'Simultaneously Dark was reaching into her own reservoir of memory and transfiguring her own experience in the characters, events and locations of her novels. In this oblique way, and through this unique form of modelling, Dark reveals little known areas of her life. Biographically Dark remains elusive; the surface events of her life are well documented but do not account for the drama of her character portrayals, the immediacy of her perceptions of the natural world, her deep intellectual responses to art, literature and politics, as well as her preoccupation with time.

'It is my contention that Dark's creative thrust was inwards; she developed the inner processes of memory and imagination. Time and memory cohere in her novels; under scrutiny they bring new interpretations to her work, and new insights into her life.' (Author's abstract)

Spun from Four Horizons : Re-Writing the Sydney Harbour Bridge Susan Carson , 2009 single work criticism
— Appears in: Journal of Australian Studies , December vol. 33 no. 4 2009; (p. 417-429)
'The Sydney Harbour Bridge provides an imaginative space that is revisited by Australian writers in particular ways. In this space, novelists, poets, and cultural historians negotiate questions of emotional and psychological transformation as well as reflect on social and environmental change in the city of Sydney. The writerly tensions that mark these accounts often alter, or query, representations of the Bridge as a symbol of material progress and demonstrate a complex creative engagement with the Bridge. This discussion of 'the Bridge' focuses on the work of four authors, Eleanor Dark, P.R. Stephensen, Peter Carey and Vicki Hastrich and includes a range of other fictional and non-fictional accounts of 'Bridge-writing.' The ideas proffered are framed by a theorising of space, especially referencing the work of Michel de Certeau, whose writing on the spatial ambiguity of a bridge is important to the examination of the diverse ways in which Australian writers have engaged with the imaginative potential and almost mythic resonance of the Sydney Harbour Bridge.' (p. 417)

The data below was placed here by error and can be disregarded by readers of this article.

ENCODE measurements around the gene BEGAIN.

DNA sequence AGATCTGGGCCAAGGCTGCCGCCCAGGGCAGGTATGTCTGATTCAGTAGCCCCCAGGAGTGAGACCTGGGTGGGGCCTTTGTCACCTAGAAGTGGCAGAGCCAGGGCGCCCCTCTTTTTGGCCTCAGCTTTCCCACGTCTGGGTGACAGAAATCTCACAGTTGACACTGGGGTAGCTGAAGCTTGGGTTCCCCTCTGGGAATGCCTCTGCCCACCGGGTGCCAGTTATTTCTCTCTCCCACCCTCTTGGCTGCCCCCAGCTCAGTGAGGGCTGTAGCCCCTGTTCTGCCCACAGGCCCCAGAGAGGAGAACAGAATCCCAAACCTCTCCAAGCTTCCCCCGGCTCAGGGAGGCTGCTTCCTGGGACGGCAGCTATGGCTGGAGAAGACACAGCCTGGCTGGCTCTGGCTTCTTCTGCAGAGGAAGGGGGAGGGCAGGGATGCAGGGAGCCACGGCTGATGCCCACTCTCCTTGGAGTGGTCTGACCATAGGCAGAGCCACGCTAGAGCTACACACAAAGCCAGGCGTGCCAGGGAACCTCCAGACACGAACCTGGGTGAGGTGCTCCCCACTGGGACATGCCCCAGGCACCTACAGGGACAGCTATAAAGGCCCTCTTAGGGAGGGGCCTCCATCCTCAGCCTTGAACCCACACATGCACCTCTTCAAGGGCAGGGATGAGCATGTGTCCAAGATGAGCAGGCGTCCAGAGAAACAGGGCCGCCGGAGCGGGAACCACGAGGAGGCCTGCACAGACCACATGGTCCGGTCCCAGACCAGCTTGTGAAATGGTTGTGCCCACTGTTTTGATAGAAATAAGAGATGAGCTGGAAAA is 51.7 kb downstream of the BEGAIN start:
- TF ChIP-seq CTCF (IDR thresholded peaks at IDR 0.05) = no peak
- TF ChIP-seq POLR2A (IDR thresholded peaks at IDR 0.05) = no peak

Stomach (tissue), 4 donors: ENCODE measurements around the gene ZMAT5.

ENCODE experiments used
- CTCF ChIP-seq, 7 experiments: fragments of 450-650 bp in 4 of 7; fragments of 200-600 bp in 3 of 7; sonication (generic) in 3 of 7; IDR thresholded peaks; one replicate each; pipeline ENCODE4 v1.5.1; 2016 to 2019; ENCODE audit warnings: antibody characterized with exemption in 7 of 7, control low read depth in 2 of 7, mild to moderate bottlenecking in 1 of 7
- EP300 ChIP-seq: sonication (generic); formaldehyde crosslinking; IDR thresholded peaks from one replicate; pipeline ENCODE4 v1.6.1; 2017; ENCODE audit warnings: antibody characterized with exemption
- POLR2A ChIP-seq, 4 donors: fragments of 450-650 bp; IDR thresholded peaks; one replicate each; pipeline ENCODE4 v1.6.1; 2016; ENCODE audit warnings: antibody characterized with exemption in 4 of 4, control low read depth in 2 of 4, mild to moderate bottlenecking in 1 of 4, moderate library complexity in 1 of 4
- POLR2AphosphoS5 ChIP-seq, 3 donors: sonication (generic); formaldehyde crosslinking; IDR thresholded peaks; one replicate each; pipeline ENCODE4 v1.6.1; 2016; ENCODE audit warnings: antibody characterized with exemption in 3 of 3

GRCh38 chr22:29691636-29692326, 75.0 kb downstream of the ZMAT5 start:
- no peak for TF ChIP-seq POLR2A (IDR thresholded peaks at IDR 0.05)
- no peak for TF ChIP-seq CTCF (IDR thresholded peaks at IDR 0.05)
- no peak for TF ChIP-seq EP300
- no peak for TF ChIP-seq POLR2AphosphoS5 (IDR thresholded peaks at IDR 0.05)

Last amended 3 May 2001 10:18:30
Subjects:
  • Coast,
  • Sydney, New South Wales,
  • Watsons Bay, Sydney Eastern Harbourside, Sydney Eastern Suburbs, Sydney, New South Wales,
  • Urban,
Newspapers:
    Powered by Trove
    X